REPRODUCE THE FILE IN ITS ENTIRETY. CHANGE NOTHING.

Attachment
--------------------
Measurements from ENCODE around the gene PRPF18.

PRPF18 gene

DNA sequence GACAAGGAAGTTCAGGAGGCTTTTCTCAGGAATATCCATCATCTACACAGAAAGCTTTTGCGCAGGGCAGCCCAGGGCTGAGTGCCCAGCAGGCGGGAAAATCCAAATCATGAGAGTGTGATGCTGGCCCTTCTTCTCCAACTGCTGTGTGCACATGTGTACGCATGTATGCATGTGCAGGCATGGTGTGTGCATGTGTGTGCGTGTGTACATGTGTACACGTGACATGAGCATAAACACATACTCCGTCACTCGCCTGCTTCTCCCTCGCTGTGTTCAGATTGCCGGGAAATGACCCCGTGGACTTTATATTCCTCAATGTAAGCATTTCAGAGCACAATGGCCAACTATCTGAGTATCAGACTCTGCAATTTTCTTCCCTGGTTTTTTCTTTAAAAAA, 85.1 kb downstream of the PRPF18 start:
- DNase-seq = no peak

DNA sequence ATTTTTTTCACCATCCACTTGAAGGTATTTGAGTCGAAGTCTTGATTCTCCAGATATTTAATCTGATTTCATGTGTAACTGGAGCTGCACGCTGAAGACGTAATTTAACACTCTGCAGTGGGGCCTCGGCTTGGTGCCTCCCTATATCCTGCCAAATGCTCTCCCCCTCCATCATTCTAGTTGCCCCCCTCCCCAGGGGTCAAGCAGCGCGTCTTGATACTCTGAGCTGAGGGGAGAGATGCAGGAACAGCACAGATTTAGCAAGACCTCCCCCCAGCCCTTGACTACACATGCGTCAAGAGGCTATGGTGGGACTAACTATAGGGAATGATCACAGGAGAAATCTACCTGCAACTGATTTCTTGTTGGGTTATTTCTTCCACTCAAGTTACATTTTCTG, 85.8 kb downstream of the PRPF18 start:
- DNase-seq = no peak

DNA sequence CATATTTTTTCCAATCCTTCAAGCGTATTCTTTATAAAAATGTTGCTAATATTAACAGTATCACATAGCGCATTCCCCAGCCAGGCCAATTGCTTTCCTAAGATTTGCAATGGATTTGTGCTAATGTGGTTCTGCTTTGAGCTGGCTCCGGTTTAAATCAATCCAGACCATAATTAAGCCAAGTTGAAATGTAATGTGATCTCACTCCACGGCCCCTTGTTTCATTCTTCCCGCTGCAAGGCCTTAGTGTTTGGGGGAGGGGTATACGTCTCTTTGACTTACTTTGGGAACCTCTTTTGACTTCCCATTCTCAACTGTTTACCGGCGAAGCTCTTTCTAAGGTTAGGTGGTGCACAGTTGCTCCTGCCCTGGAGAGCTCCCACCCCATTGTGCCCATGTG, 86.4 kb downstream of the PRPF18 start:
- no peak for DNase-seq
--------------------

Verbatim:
Measurements from ENCODE around the gene PRPF18.

PRPF18 gene

DNA sequence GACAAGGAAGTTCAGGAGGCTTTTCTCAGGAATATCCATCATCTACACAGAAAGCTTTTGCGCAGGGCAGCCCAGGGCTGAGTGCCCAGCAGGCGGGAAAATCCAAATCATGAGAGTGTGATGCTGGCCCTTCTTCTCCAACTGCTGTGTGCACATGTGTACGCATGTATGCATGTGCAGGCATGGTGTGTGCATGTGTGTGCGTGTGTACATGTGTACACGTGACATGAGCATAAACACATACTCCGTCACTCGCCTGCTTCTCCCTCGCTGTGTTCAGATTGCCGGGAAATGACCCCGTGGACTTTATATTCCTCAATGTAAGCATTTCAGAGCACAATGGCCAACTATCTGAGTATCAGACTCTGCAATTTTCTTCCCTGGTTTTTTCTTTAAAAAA, 85.1 kb downstream of the PRPF18 start:
- DNase-seq = no peak

DNA sequence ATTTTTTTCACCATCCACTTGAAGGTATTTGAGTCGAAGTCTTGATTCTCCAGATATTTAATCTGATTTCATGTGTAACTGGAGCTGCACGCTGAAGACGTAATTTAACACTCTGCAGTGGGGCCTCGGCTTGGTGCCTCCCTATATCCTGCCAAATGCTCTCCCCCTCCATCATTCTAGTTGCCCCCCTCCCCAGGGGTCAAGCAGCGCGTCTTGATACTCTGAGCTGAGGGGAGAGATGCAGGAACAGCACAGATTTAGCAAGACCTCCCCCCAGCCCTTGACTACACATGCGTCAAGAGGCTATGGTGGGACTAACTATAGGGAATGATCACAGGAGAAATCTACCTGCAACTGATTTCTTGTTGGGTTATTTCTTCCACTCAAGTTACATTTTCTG, 85.8 kb downstream of the PRPF18 start:
- DNase-seq = no peak

DNA sequence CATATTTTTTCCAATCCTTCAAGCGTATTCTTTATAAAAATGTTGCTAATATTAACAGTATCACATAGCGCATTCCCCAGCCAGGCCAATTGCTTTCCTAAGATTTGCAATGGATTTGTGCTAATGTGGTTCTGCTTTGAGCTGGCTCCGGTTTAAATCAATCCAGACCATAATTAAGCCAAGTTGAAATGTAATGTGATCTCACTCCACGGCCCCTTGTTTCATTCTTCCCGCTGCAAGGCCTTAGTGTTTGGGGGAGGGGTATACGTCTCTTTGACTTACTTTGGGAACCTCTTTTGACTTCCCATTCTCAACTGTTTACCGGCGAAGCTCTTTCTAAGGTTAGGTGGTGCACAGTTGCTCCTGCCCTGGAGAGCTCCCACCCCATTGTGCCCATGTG, 86.4 kb downstream of the PRPF18 start:
- no peak for DNase-seq